As Turkey grows closer with Russia and Iran and its leaders become increasingly autocratic, a panel of experts agreed the United States and the European Union need to use their security and economic leverage to pull Ankara back toward the West.
“The predominant challenge [in relations] is driven by [President Recep Tayyip] Erdogan’s domestic political agenda” that include further changes in the Turkish constitution removing term limits on his presidency, Eric Edelman, a former United States ambassador to Turkey, said at the Brookings Institution on Monday. Erdogan and his nationalist party have been following events in China where term limits have been abolished for its president and now talked about in Russia following Vladimir Putin’s re-election, he said.
Erdogan’s agenda “ceaselessly stoke anti-Americanism in the press” owned by his in-laws and political allies, Edelman said at the Washington, D.C., forum. The agenda extends from how to manage the political and military situation in Syria, seizing foreign nationals of governments who object to Turkish policies on trumped-up charges down to an “attempt to export thuggery,” such as security guards beating protesters outside the ambassador’s residence in the United States in 2017.
Edelman’s advice: “Take a very transactional approach” in dealing with Erdogan’s Turkey. The transactional approach has been successful for Germany in the past and Russia now.
Edelman said this tack would be very different from that adopted by every U.S. administration since the early 2000s when “relations were thought too important to be distracted” by concerns over human rights, growing nationalism and autocracy and following a failed July 2016 coup the jailing of suspected plotters and political opponents.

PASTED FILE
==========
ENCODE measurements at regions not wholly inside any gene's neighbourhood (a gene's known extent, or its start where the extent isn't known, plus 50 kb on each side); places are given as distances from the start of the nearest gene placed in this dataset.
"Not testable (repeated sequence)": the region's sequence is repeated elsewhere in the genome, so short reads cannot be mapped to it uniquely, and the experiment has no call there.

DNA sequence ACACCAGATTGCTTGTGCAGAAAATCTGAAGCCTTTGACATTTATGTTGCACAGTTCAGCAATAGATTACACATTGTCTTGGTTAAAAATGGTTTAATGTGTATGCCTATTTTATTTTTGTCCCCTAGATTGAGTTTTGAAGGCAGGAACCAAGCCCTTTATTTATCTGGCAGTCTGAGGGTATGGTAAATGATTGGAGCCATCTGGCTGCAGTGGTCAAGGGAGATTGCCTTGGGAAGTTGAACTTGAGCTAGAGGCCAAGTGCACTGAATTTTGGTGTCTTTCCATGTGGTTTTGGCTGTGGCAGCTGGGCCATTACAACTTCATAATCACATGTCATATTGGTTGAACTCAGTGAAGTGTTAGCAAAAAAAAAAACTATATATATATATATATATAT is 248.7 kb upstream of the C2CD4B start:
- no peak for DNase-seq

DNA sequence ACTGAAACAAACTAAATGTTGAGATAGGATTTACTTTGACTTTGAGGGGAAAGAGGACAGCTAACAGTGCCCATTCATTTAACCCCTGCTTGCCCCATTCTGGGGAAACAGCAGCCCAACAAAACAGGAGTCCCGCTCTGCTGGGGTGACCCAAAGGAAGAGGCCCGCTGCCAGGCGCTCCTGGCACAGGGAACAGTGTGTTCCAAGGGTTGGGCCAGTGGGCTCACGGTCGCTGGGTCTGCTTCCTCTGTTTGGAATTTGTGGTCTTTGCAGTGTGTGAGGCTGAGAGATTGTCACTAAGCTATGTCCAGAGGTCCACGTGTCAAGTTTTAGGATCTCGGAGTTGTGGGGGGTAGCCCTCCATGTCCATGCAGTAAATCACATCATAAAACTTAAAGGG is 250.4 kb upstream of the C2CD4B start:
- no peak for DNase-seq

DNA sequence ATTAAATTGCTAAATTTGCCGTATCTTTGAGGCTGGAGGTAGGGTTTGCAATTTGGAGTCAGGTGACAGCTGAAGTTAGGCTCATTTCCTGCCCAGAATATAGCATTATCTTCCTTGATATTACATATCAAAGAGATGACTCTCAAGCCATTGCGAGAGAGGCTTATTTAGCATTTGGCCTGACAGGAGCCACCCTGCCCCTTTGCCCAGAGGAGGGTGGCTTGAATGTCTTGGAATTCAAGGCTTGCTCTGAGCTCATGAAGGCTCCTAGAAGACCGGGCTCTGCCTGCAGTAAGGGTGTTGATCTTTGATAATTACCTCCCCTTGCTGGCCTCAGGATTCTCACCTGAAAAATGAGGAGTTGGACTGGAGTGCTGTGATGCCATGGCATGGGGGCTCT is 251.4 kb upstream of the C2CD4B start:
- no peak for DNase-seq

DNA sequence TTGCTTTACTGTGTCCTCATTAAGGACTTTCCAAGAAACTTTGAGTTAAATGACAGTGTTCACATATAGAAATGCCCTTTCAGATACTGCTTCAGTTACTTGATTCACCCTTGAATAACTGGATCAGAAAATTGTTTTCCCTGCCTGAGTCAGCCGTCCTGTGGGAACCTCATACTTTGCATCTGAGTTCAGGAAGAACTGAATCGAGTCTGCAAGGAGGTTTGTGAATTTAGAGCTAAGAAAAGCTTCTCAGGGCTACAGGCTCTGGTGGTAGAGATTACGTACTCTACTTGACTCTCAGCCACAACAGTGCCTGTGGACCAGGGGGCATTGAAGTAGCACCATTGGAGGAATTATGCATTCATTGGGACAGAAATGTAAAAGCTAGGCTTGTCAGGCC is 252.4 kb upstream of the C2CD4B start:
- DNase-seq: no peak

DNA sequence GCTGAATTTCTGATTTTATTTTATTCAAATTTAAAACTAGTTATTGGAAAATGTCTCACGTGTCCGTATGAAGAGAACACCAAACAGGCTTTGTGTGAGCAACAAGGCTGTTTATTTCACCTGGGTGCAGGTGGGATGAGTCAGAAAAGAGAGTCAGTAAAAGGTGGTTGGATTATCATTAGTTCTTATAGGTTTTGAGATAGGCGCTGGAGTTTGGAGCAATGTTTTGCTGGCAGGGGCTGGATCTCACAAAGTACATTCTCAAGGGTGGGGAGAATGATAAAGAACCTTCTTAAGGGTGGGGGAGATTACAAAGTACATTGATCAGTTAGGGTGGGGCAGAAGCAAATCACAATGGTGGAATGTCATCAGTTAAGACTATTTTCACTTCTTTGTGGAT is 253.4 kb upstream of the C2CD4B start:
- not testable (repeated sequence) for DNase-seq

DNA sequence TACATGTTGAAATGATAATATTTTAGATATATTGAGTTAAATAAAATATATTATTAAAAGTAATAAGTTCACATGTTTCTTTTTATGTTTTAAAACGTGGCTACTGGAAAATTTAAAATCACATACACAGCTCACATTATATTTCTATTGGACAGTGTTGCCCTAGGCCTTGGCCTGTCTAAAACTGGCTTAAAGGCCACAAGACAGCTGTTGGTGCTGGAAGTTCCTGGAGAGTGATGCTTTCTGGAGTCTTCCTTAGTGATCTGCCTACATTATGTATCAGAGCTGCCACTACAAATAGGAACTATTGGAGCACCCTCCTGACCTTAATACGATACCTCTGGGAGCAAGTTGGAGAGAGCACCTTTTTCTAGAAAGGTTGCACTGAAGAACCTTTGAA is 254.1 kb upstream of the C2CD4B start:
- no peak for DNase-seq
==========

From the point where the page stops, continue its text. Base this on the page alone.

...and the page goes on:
Part of the anti-Americanism in Turkish media center on the United States’ refusal to extradite the Muslim cleric Fethullah Gulen, now living in Pennsylvania. Ankara charges Gulen and his religious-political movement played a leading role in inciting the coup.
Kemal Kirisci, director of the Turkey Project, “The [European Union] has a bigger leverage than the United States … through economics.” He added 48 percent of Turkish products go to EU.
As to Ankara’s flirtation with Moscow, Beijing and Tehran, “only 6 percent of Turkish overall exports” go to those three nations.
What is surprising, he and others noted was that though the United States and Turkey have been allies for more than 70 years there is very little cross-trade. Kirisci said Washington and Hanoi have stronger economic ties, despite having fought a decade-plus war in that time.
“Turkey has nowhere else to go” economically, even if Ankara and the E.U. remain at loggerheads over its admission to membership. That “is slowly sinking in … with the president.”
Stephen Szabo, of the American Institute for Contemporary German Studies, said, “We cannot lose Turkey” by having the United States, the E.U. and NATO pursue a policy of abandonment. German alone has 6,000 to 7,000 business operating in Turkey, plus it is host to a large Turk community inside its borders.
But agreeing with Kirisci, he said in answer to an audience question, “Turkey needs Germany more than Germany needs Turkey.”
In answer to another question, he said the feeling in Europe “is we want an E.U. that protects” the continent from a continuing influx of refugees from Syria, in particular, in the Middle East and across the Mediterranean from North Africa. As an example of a transactional relationship working, the agreement between the E.U.-Turkey does just that and provides a steppingstone to draw closer together.
Kirisci added that Turkey already houses 3.5 million refugees, primarily from neighboring Syria, while Europe hosts a million. “That needs to be recognized and that needs to be addressed” in further talks on a variety of issues.
On security, the U.S. air base at Incirlik remains important for NATO operations in Syria and as a forward presence against Russian adventurism in the Black Sea. At the same time, Amanda Sloat, at the Center on the United States and Europe said the United States, particularly, needs to recognize Ankara’s continued and very real concerns about Kurdish separatist groups operating inside and along its borders, including those fighting the Islamic State in Syria with strong U.S. military support.
She added it was important to remember that “Erdogan did start a peace process” with Turkish Kurds in 2017 that later broke down and renewed violence.